1.) What methods did you use to study for the CCNA?

"I had a two-weeks instructor led training program followed by an intensive self study."

2.) What skills did you find most useful during the exam?

"Analytical, quick reasoning and good problem solving skills as the questions were framed in real life scenarios."

3.) If you were to give some tips to a friend what would you tell them?

"To combine self study with some kind of instructor-led program because there are some aspects of the course where the need arises for someone who has gone through it successfully to put you through."

4.) How did you find the CCNA exam? Was it hard, or was it as you expected?

"The CCNA exam is not difficult if well prepared for."

5.) What are you hoping the CCNA will help you achieve?

"I hope the CCNA will give me a good career start in the Information Technology field."

6.) If you were to begin studying again, what would you do differently?

"I would have done nothing differently because everything I did contributed in a way to my overall success."

Oluwapelumi Ogundijo
CCNA Certified Engineer


CCNA Re-Certification Tips

"I've found throughout my career that the Cisco framework applies really well when you are trying to learn another vendor" ~ David Sheddan

We asked David Sheddan a few questions about how he went about preparing to get his CCNA re-certification which he passed a few months back.

1.) What books, materials did you use to refresh your memory?

"I used the Cisco Press training pack, and the command line reference guide - I've also built up a A5 book of command references throughout my career.  I work with Aruba / Alcatel Data / Riverbed & HP gear a lot (including Cisco), so I tend to ensure I have a quick script for all common tasks for each vendor - example Configure basic OSPF or Password Reset. I've found throughout my career that the Cisco framework applies really well when you are trying to learn another vendor : example, I taught myself a lot of the Alcatel ACFE Omniswitch knowledge by referencing CCNA and then hunting out the relevant knowledge from that vendors documents."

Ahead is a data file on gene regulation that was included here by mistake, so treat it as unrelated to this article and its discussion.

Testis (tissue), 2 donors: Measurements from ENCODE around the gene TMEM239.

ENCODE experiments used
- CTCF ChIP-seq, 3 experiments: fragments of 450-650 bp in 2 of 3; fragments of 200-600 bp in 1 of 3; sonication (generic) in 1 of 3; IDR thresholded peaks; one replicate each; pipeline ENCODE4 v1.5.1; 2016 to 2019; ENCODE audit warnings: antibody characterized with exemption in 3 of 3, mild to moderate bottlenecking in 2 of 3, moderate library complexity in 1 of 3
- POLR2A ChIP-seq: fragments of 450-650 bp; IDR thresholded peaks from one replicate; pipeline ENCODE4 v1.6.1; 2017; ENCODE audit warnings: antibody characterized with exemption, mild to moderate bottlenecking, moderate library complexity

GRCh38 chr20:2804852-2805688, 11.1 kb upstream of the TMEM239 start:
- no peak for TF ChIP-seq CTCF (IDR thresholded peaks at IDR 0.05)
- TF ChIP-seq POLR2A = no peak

2.) Did you consider taking another Cisco exam (such as CCNA security) to automatically get a CCNA re-certification?

"I had let my CCNA & CCNP lapse.  I sat CCNA when it was in its previous incarnation (CCNA1/2/3/4), and my CCNP was version 4 (BSCI/BCMSN/IC....etc)... I felt that to effectively bring my skills up to date I wanted to start afresh and have firm foundation."

3.) What preparation did you do leading up to your CCNA re-certification? 

"I have a lab in my house, with Frame Relay simulator, 6 routers (2611xm and a couple of 28xx) 4 switches (2 x 3550 and 2 x 3560) plus a few other bits of gear.  Spent quite a bit of time on this. I read through the new books, made a ton of notes and gradually refined these down to a few sheets of paper.  I also created some brain dumps of all my knowledge and gradually distilled this down.  Ahead of the exam I hit sites like yours to keep battering loads of questions at myself, and got my collegues in my team to keep firing me questions out of books."

4.) Has the CCNA exam changed much since you last sat the exam?

"Quite a lot - but mainly for the better.  When I sat it previously there was a lot of legacy crap - ISDN and the like.  Seemed a lot more relevant and a lot more logical than last time.  I like the idea that Cisco have done to add specic add-ons at CCNA level for VOICE/WIRELESS etc.... this makes more sense and allows the CCNA itself to concetrate on the core skills: switching and routing.  I'm planning to do my CCNP then circle back round and maybe do CCNA Wireless (my Aruba background should make this quite easy I think)."
 
5.) Do you think having a Cisco certification on your CV or resume had boosted your job opportunities or salary?

"I'm already certified by quite a few vendors, so it wasn't really about enhancing my earnings per say, but the CCNA is useful to me as it opens up my CCNP again (which I'm aiming to get completed between now and July).  It's useful for any technical engineer to have, as most vendors rely on this as a benchmark: example: Huwaei who will let me skip the initial HCDA exam and bootcamp straight through to their Professional level exam- same for Riverbed etc."

Tips From Our Latest CCENT Success

"There really is nothing like seeing your name on something you worked hard to achieve" ~ Kyle Kuhn

We asked our latest CCENT certified student, Kyle Kuhn about his studies, the ICND1 exam, and any tips he could provide to fellow CCENT and CCNA students.


1.) What books and materials did you read or use to study?